By the time the Cathedral, including the Chapter House, was finished in 1306, it was already too small for the developing Liturgy, and unable to accommodate increasingly grand Processions of Clergy.

Bishop John Droxford initiated another phase of building, under Master Mason Thomas of Witney, during which the Central Tower was heightened and an Eight-Sided Lady Chapel, completed by 1326, was added at the East End.



"O Magnum Mysterium".
Choir of Wells Cathedral.
Available on YouTube at


Bishop Ralph of Shrewsbury followed, continuing the Eastward extension of the Choir and Retro-Choir, beyond. He oversaw the building of Vicars' Close and the Vicars' Hall, to give the men, who were employed to sing in the Choir, a secure place to live and dine, away from the town and its temptations. He had an uneasy relationship with the citizens of Wells, partly because of his imposition of taxes, and he surrounded his Palace with Crenellated Walls, a Moat and a Drawbridge.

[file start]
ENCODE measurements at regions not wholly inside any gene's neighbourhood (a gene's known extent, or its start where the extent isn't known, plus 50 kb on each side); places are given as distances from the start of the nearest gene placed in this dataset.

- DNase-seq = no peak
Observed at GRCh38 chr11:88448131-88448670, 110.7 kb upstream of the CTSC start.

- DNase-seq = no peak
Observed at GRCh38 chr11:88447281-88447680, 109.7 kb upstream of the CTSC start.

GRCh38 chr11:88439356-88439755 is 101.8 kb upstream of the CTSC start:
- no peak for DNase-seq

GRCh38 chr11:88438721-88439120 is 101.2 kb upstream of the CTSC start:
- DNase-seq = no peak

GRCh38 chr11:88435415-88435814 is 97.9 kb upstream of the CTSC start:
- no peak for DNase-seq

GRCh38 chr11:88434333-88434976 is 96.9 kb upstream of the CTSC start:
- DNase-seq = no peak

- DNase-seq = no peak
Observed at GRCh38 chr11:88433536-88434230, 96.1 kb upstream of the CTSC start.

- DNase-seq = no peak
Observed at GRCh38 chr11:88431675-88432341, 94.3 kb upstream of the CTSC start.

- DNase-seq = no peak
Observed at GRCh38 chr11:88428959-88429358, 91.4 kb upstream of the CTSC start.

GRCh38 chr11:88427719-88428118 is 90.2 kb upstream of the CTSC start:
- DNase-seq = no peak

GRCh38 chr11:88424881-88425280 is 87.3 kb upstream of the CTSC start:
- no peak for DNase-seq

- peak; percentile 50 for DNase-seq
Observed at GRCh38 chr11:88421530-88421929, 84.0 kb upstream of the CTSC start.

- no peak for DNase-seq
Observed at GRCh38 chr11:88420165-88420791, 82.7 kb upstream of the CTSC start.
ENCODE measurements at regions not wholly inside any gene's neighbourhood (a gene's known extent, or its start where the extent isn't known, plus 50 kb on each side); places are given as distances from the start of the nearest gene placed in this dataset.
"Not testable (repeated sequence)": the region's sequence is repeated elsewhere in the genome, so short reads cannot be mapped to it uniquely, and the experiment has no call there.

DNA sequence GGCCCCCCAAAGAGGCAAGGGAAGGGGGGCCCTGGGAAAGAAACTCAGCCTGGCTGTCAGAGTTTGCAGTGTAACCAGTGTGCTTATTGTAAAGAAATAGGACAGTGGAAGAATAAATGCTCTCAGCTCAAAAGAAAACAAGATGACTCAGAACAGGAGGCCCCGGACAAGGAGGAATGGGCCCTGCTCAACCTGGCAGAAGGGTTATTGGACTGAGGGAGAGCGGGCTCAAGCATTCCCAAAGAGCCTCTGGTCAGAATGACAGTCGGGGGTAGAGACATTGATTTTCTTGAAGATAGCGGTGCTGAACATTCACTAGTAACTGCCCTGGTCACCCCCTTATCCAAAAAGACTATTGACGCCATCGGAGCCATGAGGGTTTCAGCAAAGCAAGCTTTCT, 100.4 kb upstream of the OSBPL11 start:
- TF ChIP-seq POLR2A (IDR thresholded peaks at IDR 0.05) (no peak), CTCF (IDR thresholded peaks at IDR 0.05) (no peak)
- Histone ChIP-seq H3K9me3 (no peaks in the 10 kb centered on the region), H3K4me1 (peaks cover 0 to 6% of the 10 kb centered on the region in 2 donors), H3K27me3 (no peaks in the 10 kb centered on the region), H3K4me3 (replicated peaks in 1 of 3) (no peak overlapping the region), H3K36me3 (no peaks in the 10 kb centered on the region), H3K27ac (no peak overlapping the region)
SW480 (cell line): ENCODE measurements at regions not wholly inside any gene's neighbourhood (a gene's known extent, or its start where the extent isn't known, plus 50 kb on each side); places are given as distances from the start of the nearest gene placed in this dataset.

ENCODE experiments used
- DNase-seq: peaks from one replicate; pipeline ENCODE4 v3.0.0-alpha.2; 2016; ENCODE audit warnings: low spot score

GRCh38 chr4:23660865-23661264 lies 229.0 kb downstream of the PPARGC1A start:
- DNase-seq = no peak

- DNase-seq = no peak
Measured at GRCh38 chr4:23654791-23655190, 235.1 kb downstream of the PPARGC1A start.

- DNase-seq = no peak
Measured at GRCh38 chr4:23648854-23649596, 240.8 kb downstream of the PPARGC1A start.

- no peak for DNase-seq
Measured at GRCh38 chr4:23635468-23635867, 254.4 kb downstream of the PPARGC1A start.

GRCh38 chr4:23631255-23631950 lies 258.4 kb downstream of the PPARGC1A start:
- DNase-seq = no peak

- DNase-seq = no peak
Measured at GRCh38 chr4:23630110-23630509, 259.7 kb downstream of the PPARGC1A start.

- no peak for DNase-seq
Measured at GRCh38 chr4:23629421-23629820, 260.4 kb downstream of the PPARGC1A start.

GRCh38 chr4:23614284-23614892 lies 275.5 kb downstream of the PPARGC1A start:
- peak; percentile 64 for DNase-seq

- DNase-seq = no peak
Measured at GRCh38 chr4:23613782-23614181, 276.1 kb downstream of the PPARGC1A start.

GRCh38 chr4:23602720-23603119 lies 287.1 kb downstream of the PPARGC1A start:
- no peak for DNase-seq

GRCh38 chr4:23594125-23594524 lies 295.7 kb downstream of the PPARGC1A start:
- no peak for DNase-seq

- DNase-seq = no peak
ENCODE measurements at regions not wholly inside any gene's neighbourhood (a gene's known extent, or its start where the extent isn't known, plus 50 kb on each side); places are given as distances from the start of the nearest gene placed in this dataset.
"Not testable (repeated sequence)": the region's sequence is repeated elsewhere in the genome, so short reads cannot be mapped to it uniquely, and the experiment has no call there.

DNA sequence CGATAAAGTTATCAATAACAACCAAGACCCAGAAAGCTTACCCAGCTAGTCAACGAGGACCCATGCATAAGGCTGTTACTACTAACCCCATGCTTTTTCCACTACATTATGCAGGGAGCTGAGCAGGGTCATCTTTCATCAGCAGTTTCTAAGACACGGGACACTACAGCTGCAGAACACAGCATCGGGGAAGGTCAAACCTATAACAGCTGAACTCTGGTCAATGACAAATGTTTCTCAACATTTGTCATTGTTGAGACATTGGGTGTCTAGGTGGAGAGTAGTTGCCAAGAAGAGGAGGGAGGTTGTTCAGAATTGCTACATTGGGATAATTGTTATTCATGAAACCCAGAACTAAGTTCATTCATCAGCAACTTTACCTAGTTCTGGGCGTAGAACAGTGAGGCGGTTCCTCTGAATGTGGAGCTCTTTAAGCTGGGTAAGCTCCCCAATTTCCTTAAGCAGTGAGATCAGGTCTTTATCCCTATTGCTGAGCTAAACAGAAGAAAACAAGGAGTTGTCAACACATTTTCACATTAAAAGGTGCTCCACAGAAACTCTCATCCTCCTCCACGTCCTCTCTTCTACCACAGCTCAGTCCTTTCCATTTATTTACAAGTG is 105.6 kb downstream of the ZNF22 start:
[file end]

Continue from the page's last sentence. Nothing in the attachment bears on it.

Bishop John Harewell raised money for the completion of the West Front by William Wynford, who was appointed as Master Mason in 1365. One of the foremost architects of his time, Wynford worked for the King at Windsor, Winchester Cathedral and New College, Oxford.

At Wells, he designed the Western Towers, of which the North-West was not built until the following Century. In the 14th-Century, the Central Piers of The Crossing were found to be sinking under the weight of The Crossing Tower, which had been damaged by an earthquake the previous Century. Strainer Arches, sometimes described as Scissor Arches, were inserted, by Master Mason William Joy, to brace and stabilise the Piers as a unit.